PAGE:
The Colors of the Ladybug Send Strong Messages

The Colors of the Ladybug Send Strong Messages

 

Predators know when to chow down on an easy food source, and when to be wary.  The most common predator for ladybugs are birds, and they are well-educated on what to look for in a satisfying, and safe, meal.  The brighter the ladybug, the more dangerous it is to a hungry bug-seeker.

Ladybugs are one insect that is almost universally loved.  They aid gardeners by protecting plants, are gentle, and are beautiful to look at.

Lina María Arenas, a PhD student at the Centre for Ecology and Conservation at the University of Exeter and from the University of Cambridge, conducted research to compare coloration and toxicity in the bugs, while observing how birds and plant predators know what bugs are safe to eat.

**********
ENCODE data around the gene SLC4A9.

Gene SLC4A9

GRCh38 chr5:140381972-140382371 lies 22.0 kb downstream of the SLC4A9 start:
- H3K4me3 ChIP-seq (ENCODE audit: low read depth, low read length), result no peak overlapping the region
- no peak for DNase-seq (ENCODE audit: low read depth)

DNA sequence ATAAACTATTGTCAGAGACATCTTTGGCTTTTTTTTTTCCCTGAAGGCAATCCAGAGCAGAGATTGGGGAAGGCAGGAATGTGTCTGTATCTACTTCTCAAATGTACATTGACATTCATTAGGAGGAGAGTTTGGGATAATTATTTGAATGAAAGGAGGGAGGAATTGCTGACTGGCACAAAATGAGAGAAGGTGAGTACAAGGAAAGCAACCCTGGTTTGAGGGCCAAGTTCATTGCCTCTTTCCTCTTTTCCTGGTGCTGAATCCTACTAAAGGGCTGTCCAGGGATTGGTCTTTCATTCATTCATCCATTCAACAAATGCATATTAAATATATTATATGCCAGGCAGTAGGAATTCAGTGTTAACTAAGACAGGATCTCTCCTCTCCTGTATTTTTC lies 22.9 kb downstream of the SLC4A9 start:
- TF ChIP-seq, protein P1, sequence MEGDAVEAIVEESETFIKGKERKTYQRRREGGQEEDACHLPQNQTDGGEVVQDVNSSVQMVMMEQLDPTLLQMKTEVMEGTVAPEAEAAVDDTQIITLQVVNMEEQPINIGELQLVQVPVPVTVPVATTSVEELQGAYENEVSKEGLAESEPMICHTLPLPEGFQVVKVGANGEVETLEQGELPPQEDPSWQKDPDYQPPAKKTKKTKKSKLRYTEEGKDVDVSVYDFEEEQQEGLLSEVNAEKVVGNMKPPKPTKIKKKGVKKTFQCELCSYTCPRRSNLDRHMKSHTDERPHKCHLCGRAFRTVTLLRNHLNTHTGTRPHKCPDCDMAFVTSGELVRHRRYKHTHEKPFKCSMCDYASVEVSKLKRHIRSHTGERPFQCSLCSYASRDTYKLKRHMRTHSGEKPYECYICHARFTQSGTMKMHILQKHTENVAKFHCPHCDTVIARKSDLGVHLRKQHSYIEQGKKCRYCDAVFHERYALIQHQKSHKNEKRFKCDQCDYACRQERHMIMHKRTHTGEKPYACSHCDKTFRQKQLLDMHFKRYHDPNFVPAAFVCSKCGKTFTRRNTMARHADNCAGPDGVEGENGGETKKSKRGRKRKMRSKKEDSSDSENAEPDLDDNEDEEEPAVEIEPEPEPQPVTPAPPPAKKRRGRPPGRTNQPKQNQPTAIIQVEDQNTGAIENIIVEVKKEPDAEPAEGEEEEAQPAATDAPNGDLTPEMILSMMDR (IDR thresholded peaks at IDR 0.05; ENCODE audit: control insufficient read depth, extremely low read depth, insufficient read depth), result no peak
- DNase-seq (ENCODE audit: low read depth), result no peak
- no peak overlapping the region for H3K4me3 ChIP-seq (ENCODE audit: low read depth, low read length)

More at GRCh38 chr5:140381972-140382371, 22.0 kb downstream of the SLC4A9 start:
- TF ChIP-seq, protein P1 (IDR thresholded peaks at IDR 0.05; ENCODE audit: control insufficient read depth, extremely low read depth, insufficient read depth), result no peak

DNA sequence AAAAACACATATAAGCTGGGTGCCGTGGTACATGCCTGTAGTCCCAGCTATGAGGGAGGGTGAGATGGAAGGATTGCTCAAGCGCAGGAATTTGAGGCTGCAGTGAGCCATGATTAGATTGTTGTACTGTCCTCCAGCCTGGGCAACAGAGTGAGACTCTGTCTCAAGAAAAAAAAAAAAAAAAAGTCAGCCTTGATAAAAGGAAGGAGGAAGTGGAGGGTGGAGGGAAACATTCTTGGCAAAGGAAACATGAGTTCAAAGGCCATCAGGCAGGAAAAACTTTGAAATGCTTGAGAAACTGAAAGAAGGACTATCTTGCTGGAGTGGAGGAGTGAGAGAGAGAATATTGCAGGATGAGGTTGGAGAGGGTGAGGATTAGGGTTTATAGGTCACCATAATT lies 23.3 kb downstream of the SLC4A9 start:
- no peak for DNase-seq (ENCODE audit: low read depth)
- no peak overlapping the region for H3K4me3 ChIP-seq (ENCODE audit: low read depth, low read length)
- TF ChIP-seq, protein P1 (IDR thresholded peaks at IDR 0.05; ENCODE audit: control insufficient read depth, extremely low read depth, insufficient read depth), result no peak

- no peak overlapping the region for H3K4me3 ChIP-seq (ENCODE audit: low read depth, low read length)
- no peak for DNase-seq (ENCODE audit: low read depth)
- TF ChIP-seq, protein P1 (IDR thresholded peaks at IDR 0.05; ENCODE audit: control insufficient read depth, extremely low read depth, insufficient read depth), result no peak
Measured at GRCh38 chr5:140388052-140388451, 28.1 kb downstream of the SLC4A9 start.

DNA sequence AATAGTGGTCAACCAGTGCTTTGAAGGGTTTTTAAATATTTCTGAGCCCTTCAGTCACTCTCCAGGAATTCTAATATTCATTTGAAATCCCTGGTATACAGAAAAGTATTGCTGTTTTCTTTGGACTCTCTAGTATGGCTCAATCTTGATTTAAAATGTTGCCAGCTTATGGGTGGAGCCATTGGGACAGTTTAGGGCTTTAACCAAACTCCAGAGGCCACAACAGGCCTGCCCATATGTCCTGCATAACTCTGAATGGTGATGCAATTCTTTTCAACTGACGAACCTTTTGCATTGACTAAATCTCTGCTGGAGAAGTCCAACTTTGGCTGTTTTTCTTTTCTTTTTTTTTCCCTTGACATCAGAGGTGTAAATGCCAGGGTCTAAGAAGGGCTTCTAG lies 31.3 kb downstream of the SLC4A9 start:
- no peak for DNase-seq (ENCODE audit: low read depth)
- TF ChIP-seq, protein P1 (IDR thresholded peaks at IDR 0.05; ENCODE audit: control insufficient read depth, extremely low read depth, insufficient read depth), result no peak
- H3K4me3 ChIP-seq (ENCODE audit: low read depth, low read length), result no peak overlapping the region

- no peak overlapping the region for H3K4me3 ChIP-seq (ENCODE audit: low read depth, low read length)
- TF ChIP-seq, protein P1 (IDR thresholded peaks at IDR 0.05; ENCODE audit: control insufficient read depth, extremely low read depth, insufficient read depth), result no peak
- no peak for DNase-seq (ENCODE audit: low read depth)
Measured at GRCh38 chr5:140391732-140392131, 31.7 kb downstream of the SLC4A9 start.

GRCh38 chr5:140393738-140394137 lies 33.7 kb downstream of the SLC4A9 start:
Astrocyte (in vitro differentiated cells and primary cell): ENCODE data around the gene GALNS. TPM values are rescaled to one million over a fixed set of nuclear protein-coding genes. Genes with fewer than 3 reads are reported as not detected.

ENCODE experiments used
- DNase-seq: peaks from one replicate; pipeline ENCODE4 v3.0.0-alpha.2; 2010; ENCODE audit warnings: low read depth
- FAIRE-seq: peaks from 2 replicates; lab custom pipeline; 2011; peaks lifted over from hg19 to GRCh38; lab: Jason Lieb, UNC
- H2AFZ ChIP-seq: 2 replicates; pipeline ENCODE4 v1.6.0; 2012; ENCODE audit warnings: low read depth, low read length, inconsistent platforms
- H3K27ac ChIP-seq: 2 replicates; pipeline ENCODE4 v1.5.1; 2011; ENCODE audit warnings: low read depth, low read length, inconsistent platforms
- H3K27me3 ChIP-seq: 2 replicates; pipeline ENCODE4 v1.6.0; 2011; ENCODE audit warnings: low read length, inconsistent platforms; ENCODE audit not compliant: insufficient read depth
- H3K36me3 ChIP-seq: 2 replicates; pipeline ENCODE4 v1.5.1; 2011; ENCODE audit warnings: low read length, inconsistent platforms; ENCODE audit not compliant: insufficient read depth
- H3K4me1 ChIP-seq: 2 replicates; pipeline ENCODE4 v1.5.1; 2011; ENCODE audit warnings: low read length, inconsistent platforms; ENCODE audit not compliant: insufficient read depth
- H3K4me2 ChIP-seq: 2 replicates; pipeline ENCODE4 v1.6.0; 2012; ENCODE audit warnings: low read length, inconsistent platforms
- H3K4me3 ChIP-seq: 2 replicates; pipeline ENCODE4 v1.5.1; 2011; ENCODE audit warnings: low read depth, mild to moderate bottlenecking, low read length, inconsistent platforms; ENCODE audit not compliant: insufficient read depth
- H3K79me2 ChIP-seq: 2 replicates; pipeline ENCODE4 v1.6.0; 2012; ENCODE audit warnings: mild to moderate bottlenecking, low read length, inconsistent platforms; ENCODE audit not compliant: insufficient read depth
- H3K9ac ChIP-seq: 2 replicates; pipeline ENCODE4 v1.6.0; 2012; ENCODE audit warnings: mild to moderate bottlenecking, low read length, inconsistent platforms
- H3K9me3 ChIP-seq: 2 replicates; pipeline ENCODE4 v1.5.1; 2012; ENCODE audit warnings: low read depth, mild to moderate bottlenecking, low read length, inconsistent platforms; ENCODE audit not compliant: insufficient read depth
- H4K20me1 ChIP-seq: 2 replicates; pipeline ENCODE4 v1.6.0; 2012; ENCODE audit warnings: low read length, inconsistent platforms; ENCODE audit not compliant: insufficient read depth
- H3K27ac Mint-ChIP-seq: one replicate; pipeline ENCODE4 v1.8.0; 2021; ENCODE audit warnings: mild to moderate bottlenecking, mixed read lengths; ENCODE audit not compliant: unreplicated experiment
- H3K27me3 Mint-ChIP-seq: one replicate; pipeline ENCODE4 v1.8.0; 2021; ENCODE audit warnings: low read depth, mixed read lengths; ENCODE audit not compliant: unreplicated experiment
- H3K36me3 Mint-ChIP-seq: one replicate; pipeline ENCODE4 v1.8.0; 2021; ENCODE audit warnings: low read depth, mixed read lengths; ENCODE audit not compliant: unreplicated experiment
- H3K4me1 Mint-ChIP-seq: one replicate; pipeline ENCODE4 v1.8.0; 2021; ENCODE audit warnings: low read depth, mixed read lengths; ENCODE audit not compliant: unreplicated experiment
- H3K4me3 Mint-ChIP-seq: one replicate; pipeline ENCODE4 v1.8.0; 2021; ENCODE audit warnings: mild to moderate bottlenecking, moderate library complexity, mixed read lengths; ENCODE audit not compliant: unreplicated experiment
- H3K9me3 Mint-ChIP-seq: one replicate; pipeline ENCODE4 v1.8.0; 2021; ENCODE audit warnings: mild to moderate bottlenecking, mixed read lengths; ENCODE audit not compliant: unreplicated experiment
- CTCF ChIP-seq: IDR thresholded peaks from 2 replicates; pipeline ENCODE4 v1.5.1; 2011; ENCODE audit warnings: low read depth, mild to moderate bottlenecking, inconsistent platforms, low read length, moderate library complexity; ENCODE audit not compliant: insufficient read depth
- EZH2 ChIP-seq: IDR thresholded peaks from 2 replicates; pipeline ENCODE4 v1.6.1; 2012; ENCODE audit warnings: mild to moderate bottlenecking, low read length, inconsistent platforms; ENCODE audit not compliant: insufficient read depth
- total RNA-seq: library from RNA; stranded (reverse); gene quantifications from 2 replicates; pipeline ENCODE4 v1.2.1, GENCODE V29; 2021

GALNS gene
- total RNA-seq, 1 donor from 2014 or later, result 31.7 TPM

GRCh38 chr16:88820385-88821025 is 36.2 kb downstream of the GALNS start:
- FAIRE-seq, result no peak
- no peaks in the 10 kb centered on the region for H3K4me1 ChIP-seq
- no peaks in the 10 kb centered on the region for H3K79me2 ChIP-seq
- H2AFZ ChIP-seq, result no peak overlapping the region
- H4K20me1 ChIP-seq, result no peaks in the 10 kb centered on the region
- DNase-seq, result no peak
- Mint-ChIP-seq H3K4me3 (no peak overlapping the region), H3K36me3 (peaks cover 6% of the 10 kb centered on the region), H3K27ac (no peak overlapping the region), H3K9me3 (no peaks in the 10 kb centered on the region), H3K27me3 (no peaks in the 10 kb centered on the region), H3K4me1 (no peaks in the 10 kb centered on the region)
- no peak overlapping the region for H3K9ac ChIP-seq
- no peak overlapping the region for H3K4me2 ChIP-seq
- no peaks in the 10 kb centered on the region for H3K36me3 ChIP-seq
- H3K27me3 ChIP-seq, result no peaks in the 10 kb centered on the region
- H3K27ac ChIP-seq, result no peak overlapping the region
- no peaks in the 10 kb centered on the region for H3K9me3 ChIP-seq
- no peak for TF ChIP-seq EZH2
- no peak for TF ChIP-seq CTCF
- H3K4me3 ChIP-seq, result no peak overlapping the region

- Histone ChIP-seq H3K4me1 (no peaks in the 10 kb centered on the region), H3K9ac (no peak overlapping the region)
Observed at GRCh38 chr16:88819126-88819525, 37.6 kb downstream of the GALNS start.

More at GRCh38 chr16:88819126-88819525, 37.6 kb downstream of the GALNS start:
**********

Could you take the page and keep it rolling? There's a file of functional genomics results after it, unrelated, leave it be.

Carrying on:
“Our study shows that not only does ladybird colour reveal how toxic they are to predators, but also that birds understand the signals that the ladybirds are giving. Birds are less likely to attack more conspicuous ladybirds,” said Arenas.

Ladybugs range in color from brown to bright red, with an array of oranges in between.  The bugs found to be dullest in color tended to be shyer, hiding from predators.  Bright orange and red species who carried the most toxins lived and moved in plain view.

Researchers used modified cameras to observe how the bugs would appear to birds, who have a vastly different spectrum of color vision.  The study also used fake ladybugs of different colors to test the birds.

The full study, “Signal honesty and predation risk among a closely related group of aposematic species” can be found in the latest issue of Scientific Reports.

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